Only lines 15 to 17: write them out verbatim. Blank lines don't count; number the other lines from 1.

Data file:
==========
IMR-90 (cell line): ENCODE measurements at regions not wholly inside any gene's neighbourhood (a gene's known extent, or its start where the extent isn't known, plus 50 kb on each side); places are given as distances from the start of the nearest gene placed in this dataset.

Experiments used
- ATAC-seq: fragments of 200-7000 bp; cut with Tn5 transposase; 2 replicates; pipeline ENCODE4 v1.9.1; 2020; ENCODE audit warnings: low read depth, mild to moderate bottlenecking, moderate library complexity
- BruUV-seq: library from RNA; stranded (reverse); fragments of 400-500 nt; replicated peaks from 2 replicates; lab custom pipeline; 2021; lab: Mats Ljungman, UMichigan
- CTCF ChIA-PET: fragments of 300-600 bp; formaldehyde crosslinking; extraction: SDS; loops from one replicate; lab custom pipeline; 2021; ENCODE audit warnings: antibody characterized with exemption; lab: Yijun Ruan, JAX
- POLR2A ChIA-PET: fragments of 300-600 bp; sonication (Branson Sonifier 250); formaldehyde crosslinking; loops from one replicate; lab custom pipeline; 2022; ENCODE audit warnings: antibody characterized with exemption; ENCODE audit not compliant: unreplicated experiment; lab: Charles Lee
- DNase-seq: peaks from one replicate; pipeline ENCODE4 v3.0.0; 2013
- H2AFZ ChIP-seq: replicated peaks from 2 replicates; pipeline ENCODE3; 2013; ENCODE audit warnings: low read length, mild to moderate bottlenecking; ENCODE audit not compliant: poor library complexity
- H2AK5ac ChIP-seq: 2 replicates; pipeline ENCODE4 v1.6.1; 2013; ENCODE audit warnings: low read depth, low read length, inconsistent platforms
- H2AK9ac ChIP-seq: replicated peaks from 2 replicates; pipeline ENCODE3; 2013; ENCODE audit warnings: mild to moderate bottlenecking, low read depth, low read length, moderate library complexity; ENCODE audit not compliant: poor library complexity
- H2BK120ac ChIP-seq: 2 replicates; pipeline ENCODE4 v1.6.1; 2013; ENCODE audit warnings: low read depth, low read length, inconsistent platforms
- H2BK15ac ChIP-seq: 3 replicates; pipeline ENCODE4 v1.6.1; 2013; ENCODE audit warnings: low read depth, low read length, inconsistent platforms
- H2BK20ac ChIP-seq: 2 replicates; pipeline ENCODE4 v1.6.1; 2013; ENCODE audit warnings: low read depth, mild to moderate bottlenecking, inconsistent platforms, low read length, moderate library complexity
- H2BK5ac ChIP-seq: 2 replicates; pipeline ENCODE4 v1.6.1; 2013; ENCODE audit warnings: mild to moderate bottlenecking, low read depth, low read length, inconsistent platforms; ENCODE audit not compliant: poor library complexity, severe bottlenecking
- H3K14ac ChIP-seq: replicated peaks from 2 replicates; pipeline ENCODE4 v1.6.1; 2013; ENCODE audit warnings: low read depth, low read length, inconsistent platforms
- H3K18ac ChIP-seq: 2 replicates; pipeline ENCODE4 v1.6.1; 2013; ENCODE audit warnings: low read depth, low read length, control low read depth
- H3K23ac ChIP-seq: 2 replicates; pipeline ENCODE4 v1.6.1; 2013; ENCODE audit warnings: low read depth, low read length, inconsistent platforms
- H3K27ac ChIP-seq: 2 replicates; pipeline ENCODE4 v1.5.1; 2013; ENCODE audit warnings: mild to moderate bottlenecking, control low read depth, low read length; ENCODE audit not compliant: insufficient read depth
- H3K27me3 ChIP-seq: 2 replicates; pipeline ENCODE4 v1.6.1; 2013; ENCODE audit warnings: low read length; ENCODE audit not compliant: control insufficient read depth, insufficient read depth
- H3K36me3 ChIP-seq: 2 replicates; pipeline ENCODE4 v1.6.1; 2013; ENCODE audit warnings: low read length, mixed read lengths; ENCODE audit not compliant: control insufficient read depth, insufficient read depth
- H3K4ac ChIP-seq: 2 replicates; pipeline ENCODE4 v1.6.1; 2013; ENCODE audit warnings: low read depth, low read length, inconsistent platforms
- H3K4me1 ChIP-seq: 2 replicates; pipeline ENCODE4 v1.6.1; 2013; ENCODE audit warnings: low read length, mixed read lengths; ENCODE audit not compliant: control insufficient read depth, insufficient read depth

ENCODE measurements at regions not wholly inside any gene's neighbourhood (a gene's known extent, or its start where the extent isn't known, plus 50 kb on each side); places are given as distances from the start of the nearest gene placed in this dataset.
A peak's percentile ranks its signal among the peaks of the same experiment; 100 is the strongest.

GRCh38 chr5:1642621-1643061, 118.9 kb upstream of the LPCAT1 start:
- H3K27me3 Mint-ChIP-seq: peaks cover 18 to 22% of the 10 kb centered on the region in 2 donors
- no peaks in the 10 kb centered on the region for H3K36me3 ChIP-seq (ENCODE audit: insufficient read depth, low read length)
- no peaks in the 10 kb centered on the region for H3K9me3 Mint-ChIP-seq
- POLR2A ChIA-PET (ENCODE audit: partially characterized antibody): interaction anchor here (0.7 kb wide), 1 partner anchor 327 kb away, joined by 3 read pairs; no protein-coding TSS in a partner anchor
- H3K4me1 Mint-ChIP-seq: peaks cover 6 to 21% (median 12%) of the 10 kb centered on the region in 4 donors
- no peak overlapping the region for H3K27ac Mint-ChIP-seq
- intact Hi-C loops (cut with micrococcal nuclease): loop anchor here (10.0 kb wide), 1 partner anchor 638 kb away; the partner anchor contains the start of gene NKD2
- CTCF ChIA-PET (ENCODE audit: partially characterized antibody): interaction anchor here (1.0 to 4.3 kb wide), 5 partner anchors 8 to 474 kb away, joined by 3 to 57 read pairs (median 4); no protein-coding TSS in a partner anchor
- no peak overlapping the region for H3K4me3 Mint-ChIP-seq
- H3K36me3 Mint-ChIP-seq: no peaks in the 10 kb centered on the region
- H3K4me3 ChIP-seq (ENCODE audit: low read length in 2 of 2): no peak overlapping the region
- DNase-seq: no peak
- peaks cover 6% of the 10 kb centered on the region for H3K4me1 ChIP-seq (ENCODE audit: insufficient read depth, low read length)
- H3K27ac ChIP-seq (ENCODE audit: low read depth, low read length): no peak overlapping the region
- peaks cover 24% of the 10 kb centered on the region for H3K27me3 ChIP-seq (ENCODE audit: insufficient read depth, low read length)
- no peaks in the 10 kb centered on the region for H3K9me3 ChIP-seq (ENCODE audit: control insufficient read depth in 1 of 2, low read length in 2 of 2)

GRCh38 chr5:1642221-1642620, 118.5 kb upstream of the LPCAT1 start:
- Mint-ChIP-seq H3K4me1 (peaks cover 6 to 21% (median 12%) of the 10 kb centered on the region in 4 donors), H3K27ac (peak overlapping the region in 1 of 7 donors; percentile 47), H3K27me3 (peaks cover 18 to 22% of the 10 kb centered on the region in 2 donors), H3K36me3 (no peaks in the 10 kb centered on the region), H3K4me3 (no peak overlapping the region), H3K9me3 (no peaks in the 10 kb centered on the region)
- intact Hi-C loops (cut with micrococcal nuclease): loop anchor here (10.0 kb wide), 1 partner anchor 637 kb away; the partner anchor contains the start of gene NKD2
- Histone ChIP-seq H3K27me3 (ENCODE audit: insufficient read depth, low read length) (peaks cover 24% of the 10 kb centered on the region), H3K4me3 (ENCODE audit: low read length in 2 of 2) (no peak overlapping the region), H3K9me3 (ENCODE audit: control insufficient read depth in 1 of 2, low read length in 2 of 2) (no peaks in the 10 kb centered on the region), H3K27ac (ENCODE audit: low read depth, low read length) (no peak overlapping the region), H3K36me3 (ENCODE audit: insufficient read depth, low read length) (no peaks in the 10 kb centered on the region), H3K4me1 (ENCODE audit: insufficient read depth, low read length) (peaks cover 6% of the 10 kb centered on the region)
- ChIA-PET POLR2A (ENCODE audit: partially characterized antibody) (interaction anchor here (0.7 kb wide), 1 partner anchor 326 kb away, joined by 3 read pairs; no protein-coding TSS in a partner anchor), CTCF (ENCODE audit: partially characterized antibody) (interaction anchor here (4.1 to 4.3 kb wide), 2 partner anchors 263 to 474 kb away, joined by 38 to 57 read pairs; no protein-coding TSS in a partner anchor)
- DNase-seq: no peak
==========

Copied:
- H3K14ac ChIP-seq: replicated peaks from 2 replicates; pipeline ENCODE4 v1.6.1; 2013; ENCODE audit warnings: low read depth, low read length, inconsistent platforms
- H3K18ac ChIP-seq: 2 replicates; pipeline ENCODE4 v1.6.1; 2013; ENCODE audit warnings: low read depth, low read length, control low read depth
- H3K23ac ChIP-seq: 2 replicates; pipeline ENCODE4 v1.6.1; 2013; ENCODE audit warnings: low read depth, low read length, inconsistent platforms